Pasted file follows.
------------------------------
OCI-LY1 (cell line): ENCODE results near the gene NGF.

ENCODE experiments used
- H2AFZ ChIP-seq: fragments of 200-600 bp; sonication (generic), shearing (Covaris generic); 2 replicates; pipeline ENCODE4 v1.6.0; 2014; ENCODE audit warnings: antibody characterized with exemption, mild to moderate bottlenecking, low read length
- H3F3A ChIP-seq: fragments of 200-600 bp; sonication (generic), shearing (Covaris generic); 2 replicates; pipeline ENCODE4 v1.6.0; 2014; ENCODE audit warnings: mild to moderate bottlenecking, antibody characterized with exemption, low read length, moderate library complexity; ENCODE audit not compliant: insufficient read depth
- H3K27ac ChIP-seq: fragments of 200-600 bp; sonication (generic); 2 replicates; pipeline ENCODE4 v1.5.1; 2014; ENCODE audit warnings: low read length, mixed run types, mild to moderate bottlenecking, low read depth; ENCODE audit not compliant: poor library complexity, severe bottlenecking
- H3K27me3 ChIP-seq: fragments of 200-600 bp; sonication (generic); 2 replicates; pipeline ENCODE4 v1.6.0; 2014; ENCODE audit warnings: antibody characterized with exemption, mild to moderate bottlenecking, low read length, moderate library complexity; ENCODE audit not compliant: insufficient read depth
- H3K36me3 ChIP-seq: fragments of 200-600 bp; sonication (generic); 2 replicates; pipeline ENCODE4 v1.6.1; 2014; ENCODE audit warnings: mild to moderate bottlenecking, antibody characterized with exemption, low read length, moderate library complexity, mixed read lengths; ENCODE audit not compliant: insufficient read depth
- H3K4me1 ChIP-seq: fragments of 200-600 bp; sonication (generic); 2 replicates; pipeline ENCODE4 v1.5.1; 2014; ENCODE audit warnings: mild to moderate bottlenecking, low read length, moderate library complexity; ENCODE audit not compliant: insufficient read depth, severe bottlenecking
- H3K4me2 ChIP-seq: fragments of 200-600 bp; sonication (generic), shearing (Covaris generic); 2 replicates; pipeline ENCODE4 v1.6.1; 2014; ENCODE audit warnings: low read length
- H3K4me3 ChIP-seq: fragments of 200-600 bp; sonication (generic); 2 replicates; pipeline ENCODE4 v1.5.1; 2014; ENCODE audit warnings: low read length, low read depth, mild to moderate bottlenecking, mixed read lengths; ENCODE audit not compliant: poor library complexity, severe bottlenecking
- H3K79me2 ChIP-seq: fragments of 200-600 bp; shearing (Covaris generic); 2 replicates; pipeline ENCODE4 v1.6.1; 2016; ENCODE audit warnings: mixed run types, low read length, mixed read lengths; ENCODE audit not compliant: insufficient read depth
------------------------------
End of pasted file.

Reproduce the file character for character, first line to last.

OCI-LY1 (cell line): ENCODE results near the gene NGF.

ENCODE experiments used
- H2AFZ ChIP-seq: fragments of 200-600 bp; sonication (generic), shearing (Covaris generic); 2 replicates; pipeline ENCODE4 v1.6.0; 2014; ENCODE audit warnings: antibody characterized with exemption, mild to moderate bottlenecking, low read length
- H3F3A ChIP-seq: fragments of 200-600 bp; sonication (generic), shearing (Covaris generic); 2 replicates; pipeline ENCODE4 v1.6.0; 2014; ENCODE audit warnings: mild to moderate bottlenecking, antibody characterized with exemption, low read length, moderate library complexity; ENCODE audit not compliant: insufficient read depth
- H3K27ac ChIP-seq: fragments of 200-600 bp; sonication (generic); 2 replicates; pipeline ENCODE4 v1.5.1; 2014; ENCODE audit warnings: low read length, mixed run types, mild to moderate bottlenecking, low read depth; ENCODE audit not compliant: poor library complexity, severe bottlenecking
- H3K27me3 ChIP-seq: fragments of 200-600 bp; sonication (generic); 2 replicates; pipeline ENCODE4 v1.6.0; 2014; ENCODE audit warnings: antibody characterized with exemption, mild to moderate bottlenecking, low read length, moderate library complexity; ENCODE audit not compliant: insufficient read depth
- H3K36me3 ChIP-seq: fragments of 200-600 bp; sonication (generic); 2 replicates; pipeline ENCODE4 v1.6.1; 2014; ENCODE audit warnings: mild to moderate bottlenecking, antibody characterized with exemption, low read length, moderate library complexity, mixed read lengths; ENCODE audit not compliant: insufficient read depth
- H3K4me1 ChIP-seq: fragments of 200-600 bp; sonication (generic); 2 replicates; pipeline ENCODE4 v1.5.1; 2014; ENCODE audit warnings: mild to moderate bottlenecking, low read length, moderate library complexity; ENCODE audit not compliant: insufficient read depth, severe bottlenecking
- H3K4me2 ChIP-seq: fragments of 200-600 bp; sonication (generic), shearing (Covaris generic); 2 replicates; pipeline ENCODE4 v1.6.1; 2014; ENCODE audit warnings: low read length
- H3K4me3 ChIP-seq: fragments of 200-600 bp; sonication (generic); 2 replicates; pipeline ENCODE4 v1.5.1; 2014; ENCODE audit warnings: low read length, low read depth, mild to moderate bottlenecking, mixed read lengths; ENCODE audit not compliant: poor library complexity, severe bottlenecking
- H3K79me2 ChIP-seq: fragments of 200-600 bp; shearing (Covaris generic); 2 replicates; pipeline ENCODE4 v1.6.1; 2016; ENCODE audit warnings: mixed run types, low read length, mixed read lengths; ENCODE audit not compliant: insufficient read depth